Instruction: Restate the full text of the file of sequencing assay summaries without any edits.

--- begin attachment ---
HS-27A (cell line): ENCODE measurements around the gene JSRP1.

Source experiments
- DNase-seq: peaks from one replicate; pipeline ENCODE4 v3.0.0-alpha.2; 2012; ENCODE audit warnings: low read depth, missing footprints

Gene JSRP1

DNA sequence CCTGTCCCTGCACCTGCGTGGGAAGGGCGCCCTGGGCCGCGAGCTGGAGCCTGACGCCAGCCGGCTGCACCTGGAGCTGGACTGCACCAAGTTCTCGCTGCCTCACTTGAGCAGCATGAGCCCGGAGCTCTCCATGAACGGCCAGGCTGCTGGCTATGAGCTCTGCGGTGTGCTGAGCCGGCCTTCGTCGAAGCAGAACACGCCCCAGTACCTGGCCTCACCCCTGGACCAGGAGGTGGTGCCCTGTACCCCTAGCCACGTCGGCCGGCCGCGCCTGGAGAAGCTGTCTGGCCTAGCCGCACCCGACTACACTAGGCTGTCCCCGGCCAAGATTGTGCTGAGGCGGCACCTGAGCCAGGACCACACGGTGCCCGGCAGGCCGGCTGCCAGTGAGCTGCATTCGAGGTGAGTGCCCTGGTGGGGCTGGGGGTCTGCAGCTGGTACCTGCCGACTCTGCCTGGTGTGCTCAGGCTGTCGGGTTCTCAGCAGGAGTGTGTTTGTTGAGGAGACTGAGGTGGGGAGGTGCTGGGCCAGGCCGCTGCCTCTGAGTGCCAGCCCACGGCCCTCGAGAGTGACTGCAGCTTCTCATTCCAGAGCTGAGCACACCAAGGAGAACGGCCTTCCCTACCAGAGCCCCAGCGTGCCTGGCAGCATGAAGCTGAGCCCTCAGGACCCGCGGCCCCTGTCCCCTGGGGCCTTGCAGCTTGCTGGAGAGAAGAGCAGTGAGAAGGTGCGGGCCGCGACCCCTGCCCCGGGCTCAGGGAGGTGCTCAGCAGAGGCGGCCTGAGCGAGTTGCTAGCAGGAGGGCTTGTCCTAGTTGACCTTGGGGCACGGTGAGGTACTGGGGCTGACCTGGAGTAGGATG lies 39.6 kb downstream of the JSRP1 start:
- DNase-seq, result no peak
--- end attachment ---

HS-27A (cell line): ENCODE measurements around the gene JSRP1.

Source experiments
- DNase-seq: peaks from one replicate; pipeline ENCODE4 v3.0.0-alpha.2; 2012; ENCODE audit warnings: low read depth, missing footprints

Gene JSRP1

DNA sequence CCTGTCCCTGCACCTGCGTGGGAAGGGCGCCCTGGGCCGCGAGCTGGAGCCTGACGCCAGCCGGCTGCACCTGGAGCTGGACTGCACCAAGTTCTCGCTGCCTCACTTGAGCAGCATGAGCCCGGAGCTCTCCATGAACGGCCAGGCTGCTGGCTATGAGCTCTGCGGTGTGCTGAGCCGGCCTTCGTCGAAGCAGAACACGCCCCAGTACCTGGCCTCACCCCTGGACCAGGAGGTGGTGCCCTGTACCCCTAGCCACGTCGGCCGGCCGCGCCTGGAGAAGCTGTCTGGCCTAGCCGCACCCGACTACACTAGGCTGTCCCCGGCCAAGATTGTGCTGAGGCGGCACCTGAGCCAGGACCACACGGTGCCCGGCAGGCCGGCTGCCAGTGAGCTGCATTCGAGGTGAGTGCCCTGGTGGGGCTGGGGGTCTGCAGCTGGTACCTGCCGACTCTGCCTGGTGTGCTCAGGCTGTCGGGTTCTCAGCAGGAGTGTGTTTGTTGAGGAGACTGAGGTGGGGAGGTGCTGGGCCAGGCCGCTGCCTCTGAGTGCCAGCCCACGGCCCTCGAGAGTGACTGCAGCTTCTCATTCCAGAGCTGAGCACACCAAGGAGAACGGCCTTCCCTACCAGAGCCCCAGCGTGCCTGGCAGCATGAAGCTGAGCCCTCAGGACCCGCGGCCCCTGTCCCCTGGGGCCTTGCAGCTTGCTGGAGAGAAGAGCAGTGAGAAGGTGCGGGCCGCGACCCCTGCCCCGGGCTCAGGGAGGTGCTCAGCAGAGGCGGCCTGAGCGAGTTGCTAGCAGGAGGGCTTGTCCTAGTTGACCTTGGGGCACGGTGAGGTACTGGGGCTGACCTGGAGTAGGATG lies 39.6 kb downstream of the JSRP1 start:
- DNase-seq, result no peak